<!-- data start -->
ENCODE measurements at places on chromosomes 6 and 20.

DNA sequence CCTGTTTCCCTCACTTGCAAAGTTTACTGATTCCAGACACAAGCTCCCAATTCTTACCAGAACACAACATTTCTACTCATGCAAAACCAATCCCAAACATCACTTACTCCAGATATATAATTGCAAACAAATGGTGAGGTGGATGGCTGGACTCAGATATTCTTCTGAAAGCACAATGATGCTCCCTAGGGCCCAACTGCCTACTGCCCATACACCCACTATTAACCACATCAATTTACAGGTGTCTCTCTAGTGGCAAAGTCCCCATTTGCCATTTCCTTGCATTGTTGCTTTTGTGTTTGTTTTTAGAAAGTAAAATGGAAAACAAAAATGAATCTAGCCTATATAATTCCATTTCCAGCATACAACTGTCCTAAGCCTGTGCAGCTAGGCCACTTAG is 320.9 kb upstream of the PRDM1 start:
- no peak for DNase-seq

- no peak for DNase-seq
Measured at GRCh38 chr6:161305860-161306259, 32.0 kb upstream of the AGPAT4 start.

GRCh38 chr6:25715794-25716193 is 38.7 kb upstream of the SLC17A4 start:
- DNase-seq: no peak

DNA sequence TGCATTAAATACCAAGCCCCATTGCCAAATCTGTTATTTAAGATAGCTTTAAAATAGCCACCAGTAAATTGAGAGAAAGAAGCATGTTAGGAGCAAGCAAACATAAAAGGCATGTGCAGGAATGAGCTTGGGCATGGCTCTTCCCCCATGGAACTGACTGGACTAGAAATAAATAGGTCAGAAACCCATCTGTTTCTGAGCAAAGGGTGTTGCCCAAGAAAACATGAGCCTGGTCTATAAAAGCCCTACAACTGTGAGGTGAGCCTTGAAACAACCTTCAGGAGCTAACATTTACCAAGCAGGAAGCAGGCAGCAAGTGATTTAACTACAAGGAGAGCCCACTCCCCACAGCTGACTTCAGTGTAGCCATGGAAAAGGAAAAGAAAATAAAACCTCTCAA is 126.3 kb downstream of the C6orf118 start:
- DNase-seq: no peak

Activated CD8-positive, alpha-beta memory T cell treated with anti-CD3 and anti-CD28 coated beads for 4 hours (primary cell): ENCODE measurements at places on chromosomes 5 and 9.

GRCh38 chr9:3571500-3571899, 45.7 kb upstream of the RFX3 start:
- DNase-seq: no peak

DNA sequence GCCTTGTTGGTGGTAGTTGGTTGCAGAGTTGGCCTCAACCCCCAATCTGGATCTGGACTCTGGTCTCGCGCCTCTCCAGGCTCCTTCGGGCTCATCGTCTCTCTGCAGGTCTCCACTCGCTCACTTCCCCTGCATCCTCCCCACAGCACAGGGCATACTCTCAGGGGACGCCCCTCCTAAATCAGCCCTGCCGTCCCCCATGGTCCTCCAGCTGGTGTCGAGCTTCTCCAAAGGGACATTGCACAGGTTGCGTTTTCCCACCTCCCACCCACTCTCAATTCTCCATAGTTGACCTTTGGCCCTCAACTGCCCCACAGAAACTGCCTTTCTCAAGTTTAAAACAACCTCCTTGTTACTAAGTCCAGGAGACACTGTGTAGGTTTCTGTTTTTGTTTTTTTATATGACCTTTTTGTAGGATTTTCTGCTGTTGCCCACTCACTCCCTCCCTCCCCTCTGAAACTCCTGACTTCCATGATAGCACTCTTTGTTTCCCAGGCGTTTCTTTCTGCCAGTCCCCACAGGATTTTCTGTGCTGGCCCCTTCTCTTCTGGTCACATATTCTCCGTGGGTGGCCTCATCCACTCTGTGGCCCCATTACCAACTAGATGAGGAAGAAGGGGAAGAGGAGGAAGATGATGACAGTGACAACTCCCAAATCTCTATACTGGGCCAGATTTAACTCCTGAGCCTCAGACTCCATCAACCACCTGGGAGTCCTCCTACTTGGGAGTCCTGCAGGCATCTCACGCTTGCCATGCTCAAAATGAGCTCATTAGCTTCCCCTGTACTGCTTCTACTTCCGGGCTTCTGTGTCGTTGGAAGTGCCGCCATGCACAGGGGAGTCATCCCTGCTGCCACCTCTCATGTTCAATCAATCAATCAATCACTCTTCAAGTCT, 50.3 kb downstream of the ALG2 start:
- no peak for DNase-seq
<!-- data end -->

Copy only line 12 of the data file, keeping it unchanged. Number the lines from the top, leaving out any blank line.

- DNase-seq: no peak